Designers rethink jet aircraft in the quest for shorter take-offs
What's wrong with this picture? If you said the engines are upside down, you'd be wrong. The odd engine placement is part of a cruise-efficient, short take-off and landing (CESTOL) aircraft concept from the Georgia Tech Research Institute which also sees mechanical wing-flaps replaced by high-speed blasts of air to generate extra lift. It's hoped that the development of such craft will make more airports available to fixed-wing jet aircraft by enabling take off and landing at steep angles on short runways, as well as reducing engine noise.
The research at the Georgia Tech Research Institute (GTRI) as part of NASA's Hybrid Wing-Body Low-Noise ESTOL Program focuses on developing a CESTOL aircraft similar in size to a Boeing 737 which can carry 100 passengers and travel at 600mph.
"To take off or land on a short runway, an aircraft needs to be able to fly very slowly near the runway," said GTRI principal research engineer Robert J. Englar. "The problem is that flying slowly decreases the lift available for taking off and landing. What's needed is a powered-lift approach that combines low air speed with the increased lift capability required for successful CESTOL operation."
The GTRI team placed turbo-fan engines above the wing of the conceptual CESTOL aircraft, rather than below it. Over-the-wing placement enables very high lift while still providing the necessary engine thrust for take-off and high-speed level flight. As an added bonus it also reduces engine noise.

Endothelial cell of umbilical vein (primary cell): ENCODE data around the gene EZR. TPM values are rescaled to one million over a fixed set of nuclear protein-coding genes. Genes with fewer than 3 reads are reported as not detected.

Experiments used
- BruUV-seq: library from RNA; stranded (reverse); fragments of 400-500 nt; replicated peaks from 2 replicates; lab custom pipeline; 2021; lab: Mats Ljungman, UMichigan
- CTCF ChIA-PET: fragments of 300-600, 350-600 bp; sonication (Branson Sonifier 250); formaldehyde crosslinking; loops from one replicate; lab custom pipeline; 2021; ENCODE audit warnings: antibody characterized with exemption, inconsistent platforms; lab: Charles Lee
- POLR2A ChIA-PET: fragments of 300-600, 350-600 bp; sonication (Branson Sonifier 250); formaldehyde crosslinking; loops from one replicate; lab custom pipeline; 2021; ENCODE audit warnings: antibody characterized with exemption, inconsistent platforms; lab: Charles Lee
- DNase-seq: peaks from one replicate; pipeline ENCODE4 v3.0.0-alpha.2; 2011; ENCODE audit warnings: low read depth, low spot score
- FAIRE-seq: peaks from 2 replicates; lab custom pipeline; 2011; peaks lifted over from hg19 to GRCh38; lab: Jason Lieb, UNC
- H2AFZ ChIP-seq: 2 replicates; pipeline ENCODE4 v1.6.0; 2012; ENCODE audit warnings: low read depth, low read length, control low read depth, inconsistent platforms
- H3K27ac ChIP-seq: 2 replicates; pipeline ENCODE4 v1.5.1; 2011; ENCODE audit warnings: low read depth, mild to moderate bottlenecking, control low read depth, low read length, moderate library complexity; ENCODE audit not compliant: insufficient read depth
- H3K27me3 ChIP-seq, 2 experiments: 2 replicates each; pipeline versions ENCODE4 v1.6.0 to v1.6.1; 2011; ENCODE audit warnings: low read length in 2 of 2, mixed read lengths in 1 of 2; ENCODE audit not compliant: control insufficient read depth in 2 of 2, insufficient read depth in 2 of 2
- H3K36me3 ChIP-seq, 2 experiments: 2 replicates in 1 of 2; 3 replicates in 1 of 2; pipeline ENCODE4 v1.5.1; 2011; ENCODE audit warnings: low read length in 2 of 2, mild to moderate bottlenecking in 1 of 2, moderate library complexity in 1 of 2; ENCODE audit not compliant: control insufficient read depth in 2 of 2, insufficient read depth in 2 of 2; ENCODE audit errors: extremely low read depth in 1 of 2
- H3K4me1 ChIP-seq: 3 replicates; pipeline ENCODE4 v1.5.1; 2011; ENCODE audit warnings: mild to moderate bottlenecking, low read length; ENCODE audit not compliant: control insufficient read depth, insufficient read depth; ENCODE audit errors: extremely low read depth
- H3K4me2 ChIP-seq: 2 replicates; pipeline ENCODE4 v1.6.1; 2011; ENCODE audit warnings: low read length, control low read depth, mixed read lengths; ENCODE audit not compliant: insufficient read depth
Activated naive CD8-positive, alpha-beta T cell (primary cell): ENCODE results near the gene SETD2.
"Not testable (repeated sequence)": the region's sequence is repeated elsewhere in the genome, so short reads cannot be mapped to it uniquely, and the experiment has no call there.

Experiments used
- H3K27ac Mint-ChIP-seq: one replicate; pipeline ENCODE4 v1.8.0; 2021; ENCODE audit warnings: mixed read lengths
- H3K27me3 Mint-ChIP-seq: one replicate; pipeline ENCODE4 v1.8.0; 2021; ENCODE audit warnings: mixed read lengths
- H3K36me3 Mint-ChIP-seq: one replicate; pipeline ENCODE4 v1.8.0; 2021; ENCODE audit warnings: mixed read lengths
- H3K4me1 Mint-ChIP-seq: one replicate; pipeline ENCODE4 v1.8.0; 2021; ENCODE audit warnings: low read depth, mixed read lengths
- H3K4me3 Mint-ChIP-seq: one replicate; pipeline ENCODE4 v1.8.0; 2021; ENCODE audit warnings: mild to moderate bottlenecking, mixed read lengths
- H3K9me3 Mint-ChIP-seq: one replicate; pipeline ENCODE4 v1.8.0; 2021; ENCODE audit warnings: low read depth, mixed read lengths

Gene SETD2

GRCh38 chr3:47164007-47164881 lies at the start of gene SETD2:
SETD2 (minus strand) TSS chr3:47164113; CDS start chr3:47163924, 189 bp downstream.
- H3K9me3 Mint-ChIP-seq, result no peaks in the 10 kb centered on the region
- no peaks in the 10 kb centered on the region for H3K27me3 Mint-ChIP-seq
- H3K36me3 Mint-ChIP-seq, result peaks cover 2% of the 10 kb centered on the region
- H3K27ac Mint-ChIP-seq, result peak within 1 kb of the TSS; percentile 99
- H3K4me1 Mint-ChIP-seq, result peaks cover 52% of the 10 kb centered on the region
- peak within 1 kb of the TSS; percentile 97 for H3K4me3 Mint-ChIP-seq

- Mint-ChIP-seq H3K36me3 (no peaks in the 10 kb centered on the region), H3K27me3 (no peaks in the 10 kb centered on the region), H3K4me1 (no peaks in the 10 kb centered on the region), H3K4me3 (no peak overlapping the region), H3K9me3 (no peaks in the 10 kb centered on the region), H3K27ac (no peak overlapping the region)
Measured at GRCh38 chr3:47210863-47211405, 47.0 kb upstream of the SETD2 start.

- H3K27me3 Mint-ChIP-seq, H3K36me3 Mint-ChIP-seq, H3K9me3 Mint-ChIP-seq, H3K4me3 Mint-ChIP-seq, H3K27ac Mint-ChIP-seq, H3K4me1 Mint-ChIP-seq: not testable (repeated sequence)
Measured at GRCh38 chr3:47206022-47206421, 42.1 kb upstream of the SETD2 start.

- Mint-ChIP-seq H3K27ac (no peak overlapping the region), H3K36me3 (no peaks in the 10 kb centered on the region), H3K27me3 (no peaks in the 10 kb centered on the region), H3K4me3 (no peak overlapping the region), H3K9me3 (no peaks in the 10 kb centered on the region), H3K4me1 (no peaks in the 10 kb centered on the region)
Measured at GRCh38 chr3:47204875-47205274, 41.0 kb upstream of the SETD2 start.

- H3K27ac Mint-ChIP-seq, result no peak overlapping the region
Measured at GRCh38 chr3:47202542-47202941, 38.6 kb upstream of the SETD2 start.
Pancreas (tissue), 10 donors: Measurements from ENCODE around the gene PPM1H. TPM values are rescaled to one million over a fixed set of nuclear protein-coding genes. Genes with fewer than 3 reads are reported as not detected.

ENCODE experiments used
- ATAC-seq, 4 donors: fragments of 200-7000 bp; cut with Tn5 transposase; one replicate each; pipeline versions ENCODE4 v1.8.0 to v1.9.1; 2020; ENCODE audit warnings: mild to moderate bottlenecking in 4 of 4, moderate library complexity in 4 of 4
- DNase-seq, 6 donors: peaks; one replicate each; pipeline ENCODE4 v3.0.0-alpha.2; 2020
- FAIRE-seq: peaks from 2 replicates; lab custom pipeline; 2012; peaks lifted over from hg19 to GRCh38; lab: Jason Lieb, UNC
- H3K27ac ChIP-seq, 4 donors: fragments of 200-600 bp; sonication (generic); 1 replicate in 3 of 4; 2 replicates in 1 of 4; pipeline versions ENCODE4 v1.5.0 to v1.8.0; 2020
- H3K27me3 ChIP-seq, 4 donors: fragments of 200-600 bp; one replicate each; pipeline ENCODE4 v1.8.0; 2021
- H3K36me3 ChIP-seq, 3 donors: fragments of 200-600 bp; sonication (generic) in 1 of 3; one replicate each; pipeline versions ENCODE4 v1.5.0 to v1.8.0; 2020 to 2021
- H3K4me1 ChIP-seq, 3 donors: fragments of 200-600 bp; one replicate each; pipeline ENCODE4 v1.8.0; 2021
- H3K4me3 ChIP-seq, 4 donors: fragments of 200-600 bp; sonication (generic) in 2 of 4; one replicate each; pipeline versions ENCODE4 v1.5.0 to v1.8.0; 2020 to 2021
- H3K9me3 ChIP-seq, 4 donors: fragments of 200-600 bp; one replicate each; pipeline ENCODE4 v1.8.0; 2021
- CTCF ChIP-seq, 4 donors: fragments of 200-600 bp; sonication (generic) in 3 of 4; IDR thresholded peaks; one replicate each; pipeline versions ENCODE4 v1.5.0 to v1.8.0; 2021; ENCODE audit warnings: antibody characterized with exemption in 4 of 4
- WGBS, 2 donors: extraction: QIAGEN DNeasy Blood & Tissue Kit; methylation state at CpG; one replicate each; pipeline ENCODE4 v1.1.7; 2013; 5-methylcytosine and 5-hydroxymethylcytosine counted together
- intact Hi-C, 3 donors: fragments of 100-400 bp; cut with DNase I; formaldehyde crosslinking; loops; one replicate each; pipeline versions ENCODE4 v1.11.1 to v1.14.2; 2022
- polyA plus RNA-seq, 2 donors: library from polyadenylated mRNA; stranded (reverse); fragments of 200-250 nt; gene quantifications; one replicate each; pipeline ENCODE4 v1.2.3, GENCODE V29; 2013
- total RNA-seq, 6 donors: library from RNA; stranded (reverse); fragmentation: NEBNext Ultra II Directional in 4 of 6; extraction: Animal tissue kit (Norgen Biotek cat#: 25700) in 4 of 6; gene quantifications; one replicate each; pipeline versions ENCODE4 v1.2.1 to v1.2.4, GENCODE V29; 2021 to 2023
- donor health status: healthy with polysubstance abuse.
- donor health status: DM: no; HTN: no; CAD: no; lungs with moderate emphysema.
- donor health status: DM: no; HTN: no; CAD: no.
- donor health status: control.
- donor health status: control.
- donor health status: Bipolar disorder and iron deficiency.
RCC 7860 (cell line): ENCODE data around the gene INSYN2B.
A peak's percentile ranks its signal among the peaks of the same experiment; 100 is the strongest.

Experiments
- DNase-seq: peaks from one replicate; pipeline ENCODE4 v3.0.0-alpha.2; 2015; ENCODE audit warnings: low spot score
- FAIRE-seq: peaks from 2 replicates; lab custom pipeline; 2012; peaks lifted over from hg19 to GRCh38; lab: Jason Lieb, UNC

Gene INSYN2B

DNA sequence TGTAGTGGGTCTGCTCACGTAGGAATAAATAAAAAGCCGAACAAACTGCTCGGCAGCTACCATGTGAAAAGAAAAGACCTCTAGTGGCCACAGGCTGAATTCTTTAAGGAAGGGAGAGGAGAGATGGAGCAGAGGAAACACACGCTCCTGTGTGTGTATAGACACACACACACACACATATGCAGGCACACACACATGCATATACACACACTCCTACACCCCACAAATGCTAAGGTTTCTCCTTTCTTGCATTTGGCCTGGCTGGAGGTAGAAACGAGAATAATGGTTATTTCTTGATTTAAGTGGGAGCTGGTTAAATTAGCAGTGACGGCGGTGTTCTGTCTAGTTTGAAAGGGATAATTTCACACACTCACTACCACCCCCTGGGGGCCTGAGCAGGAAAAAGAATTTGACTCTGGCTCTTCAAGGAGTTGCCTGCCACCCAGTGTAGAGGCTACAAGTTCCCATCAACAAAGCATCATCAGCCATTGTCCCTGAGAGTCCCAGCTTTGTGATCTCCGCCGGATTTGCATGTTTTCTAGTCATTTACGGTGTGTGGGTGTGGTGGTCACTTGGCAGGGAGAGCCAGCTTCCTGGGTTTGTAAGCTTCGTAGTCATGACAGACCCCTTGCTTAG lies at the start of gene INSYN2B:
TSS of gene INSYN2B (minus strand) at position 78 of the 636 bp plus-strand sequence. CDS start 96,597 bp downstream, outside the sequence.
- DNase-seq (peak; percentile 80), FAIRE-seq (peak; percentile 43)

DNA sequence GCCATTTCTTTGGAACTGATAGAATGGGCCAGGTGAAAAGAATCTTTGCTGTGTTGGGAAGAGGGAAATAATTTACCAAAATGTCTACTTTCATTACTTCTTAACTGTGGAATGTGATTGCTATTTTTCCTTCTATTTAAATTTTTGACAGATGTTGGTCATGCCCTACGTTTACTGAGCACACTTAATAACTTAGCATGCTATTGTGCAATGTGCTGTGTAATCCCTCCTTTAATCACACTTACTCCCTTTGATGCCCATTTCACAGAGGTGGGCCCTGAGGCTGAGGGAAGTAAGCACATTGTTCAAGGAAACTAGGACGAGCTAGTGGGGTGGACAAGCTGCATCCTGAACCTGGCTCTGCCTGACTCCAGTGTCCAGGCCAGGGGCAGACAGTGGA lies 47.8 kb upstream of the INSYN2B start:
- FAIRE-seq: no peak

The powered-lift design relies on a circulation control wing or "blown-wing" which sends high-speed blasts of air over the upper surface of the wings during take-off and landing to generate extra lift.
In most fixed-wing aircraft, Englar explains, mechanical flaps are used at take off and landing to increase the size of the curved wing and augment lift. But the lift generated by conventional wings isn't sufficient for the low flight speeds and steep ascents and descents required by CESTOL aircraft.
The blown wing in the GTRI design uses only one small flap. The key is a narrow slot running along the entire trailing edge of each wing through which compressed air is blown.
The wing flap rotates downward on take-off and landing to form a highly curved aft surface; then air from the slot can be blown over that curved surface to generate high lift – two to four times higher than a conventional mechanical flap.
The GTRI design also uses the interaction between the air coming from the wing slot and the exhaust of the plane's over-the-wing jet engines to achieve even greater lift.
"This strategy allows an aircraft to be flying at a very low speed, while the wing is seeing much higher relative wind speeds on its curved upper surface," Englar said. "We have measured lift coefficients between 8.0 and 10.0 on these pneumatic powered-lift wings at a level flight condition during testing. The normal lift coefficient on a conventional wing at a similar flight condition is less than 1.0." "Our design has to incorporate several trade-offs, yet the entire wing-engine powered-lift system has to perform all of its functions well," said Englar, who leads the aerodynamics portion of GTRI's work.
NASA's Hybrid Wing-Body Low-Noise ESTOL Program is a four-year program led by California Polytechnic State University which includes GTRI.